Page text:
Doctors have operated successfully to remove a second head from a 10-month-old baby.
Manar was born with a rare condition
Manar Maged was originally one of conjoined identical twins, but her sister failed to develop in the womb.
As a result she was born with a second head attached to her own - a condition known as craniopagus parasiticus.
Manar, who was otherwise healthy, underwent a 13-hour operation at Benha Children's Hospital, Cairo, on Saturday. She is reported to be stable.
Doctors said the second head was capable of smiling and blinking - but not of independent life.
The weight of it meant that although Manar developed normally, she could not sit or crawl.
A 13-strong team operated on Manar, separating her brain from the conjoined organ in small stages.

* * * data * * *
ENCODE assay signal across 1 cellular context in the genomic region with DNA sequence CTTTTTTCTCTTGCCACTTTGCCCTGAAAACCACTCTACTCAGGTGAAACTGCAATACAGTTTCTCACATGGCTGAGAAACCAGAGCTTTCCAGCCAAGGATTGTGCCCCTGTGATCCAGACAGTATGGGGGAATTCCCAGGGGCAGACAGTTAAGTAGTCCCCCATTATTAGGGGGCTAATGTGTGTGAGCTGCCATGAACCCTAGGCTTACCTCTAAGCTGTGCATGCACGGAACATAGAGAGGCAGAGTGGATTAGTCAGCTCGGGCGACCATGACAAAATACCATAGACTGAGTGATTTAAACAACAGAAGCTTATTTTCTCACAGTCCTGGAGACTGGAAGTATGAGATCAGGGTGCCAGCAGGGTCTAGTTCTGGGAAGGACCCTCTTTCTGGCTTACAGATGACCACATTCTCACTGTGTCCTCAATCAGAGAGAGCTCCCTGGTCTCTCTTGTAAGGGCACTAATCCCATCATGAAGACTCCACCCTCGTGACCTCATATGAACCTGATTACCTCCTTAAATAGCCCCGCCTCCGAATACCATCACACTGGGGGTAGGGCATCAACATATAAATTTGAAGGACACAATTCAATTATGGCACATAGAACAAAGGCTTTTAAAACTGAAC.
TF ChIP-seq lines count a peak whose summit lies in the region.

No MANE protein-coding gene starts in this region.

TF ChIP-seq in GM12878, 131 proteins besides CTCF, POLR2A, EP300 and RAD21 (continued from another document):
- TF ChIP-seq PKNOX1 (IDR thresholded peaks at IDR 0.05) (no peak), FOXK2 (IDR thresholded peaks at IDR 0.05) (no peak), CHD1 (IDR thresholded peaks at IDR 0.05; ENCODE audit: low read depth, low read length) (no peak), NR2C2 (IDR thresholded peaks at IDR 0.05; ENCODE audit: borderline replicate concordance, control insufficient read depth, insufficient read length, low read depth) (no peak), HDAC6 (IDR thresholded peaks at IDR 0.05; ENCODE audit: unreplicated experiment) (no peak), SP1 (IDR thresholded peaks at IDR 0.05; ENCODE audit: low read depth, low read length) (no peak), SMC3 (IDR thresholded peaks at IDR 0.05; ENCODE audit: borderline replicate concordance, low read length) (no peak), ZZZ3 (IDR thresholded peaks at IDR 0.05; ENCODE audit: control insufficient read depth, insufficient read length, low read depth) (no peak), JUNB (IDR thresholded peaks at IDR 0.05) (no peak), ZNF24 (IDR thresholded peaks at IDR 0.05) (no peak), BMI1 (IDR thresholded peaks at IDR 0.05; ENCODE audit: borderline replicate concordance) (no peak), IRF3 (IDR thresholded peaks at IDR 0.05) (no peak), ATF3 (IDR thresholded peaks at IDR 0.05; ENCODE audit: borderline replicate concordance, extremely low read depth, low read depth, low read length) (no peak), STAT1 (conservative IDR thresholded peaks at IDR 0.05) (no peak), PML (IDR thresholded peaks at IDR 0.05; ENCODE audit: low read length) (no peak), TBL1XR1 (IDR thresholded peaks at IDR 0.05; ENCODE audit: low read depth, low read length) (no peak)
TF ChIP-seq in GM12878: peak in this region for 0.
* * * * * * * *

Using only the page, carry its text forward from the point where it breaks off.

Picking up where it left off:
Shared blood vessel
Surgery was complex, as the conjoined head shared a blood vessel with Manar's brain.
The surgeons had to cut off the blood supply to Manar's head without triggering a potentially fatal surge of blood to Manar's heart.
Manar is now stable in intensive care
Following surgery, Manar could move all four limbs and showed no signs of paralysis.
She is breathing normally and has a normal heartbeat and blood pressure.
However, Dr Abla al-Alfi, senior consultant at the hospital's neonatal intensive care unit, said there was concern about the baby's liver, which had not functioned normally since the surgery.
Manar is likely to remain in intensive care for another week while doctors carefully monitor her progress.
Similar surgery was attempted on a girl in the Dominican Republic last year. However, the child died.